But then bakya made a comback in the late 1970s up to  the early 1980s when the lowly bakya was adopted by a Filipino brand, Happy Feet. The bakya became a rage for the college crowd that went almost subversive against the elite shoe fashion brands from Europe.

During the 70s and 80s, the women and even the more avantgarde men happily wore bakyas for them to be seen as cool and unpretentious. However bakya, particularly in 1950s was synonymous to the hoi polloi or the masa hence Filipino director Lamberto Avellana angrily coined the phrase “bakya crowd,” particularly for the Filipino audience that appreciated low brow movies which the National Artist never subscribed to when making films. Today, such derogatory phrase has moved on to just one word – “bakya” – that is to describe a mentality that is unhip, unfashionable, unsophisticated and unclassy even outside the realm of movie preference, again, associated with the Filipino masses.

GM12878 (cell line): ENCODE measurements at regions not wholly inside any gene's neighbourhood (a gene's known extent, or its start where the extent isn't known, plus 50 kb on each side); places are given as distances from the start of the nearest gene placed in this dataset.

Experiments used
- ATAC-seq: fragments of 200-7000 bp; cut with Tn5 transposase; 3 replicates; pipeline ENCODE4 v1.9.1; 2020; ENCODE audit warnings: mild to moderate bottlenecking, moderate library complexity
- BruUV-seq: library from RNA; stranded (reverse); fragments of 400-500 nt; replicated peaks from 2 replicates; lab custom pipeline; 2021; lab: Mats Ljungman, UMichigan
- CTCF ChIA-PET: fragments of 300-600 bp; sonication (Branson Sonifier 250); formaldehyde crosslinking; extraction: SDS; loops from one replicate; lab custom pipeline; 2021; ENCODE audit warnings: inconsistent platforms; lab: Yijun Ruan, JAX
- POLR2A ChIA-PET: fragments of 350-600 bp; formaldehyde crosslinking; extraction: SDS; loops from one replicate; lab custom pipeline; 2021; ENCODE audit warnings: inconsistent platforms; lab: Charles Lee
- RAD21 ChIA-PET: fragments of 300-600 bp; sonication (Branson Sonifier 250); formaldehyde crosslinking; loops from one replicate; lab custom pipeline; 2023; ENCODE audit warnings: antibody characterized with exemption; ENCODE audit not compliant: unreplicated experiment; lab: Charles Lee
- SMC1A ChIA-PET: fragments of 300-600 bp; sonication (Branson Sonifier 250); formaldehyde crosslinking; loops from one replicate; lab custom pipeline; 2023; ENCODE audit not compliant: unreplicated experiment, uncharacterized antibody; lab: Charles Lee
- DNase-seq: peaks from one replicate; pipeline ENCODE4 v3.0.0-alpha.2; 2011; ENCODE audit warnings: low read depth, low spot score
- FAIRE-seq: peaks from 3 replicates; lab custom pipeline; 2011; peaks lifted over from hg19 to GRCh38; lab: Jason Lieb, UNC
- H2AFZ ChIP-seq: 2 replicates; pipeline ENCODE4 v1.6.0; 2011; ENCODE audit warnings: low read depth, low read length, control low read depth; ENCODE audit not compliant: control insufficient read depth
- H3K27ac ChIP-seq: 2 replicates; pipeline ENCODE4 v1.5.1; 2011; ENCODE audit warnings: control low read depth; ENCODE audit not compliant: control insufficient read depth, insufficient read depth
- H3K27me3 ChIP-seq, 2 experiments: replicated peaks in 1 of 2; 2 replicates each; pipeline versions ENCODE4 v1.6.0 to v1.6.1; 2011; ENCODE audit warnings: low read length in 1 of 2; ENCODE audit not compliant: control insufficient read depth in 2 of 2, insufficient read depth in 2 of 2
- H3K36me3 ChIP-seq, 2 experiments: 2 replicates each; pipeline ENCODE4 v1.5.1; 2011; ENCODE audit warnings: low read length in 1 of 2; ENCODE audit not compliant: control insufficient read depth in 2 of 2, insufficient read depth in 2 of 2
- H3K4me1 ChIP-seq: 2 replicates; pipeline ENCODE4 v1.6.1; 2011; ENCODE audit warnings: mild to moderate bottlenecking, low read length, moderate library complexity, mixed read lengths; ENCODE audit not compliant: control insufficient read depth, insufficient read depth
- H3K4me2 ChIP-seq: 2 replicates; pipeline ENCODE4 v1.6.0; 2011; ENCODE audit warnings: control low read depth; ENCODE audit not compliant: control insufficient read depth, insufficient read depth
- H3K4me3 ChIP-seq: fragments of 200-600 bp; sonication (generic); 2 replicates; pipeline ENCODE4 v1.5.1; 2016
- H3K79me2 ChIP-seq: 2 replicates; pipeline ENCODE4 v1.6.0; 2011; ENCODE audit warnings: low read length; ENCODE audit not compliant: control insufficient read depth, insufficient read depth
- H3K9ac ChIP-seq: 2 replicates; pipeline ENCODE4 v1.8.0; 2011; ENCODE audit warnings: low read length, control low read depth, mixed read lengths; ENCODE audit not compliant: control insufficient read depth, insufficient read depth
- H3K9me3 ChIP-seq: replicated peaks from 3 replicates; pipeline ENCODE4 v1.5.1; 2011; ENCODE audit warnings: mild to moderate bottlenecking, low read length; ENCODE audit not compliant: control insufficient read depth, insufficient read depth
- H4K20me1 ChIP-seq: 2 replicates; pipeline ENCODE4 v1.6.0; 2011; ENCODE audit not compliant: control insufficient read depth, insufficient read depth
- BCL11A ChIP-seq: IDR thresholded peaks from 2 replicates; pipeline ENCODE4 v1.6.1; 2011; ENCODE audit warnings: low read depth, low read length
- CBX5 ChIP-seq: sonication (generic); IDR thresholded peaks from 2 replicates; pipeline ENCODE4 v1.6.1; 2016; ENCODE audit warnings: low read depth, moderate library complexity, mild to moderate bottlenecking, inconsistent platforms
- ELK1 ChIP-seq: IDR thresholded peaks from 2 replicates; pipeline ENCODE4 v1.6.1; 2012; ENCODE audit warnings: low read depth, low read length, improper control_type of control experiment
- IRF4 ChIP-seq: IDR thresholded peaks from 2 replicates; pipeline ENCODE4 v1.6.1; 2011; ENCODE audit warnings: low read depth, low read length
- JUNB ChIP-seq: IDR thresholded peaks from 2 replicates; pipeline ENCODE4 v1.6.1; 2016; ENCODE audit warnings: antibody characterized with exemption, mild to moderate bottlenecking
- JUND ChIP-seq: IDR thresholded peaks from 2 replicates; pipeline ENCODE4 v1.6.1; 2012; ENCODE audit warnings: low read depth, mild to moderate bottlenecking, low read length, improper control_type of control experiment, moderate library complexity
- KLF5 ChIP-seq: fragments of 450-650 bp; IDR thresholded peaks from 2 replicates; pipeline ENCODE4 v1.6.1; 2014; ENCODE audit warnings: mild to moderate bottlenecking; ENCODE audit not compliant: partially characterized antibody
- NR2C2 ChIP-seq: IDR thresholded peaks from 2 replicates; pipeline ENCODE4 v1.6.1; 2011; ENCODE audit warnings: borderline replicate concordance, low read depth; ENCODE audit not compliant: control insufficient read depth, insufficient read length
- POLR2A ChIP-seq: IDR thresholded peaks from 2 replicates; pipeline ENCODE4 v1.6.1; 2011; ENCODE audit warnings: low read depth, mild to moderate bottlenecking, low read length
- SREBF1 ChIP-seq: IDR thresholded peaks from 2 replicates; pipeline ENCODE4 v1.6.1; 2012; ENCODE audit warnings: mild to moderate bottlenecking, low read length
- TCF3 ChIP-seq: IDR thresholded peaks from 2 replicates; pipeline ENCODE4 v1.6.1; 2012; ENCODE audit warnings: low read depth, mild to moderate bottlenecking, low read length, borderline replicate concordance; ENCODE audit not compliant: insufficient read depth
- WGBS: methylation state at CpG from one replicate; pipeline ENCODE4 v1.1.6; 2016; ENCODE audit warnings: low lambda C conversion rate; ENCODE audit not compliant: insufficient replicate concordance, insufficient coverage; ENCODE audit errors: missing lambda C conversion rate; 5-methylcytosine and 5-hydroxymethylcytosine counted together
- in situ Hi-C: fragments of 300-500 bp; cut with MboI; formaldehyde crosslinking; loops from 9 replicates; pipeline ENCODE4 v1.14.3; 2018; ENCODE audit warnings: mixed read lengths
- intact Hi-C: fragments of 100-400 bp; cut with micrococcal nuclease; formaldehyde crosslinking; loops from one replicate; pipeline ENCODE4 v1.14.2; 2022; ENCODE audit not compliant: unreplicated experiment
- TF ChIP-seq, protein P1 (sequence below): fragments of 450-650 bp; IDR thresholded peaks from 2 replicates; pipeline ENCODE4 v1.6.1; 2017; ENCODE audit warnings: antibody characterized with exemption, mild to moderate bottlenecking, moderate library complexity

Are Van Gogh and his art bakya? Sosyal!

(lg2a) enclaves of the rich and famous

Posted in architecture, artifacts, culture, events, fashion, history, interior design, letsgopinas goes to america, lifestyle, locales, news, people, travel with tags , , , , , , , , , , , , , , , , , , , , , , , , , , on March 26, 2011 by mijodo

Oh to be famous and rich. Well I can comfortably settle for just being rich – in fact, filthy rich.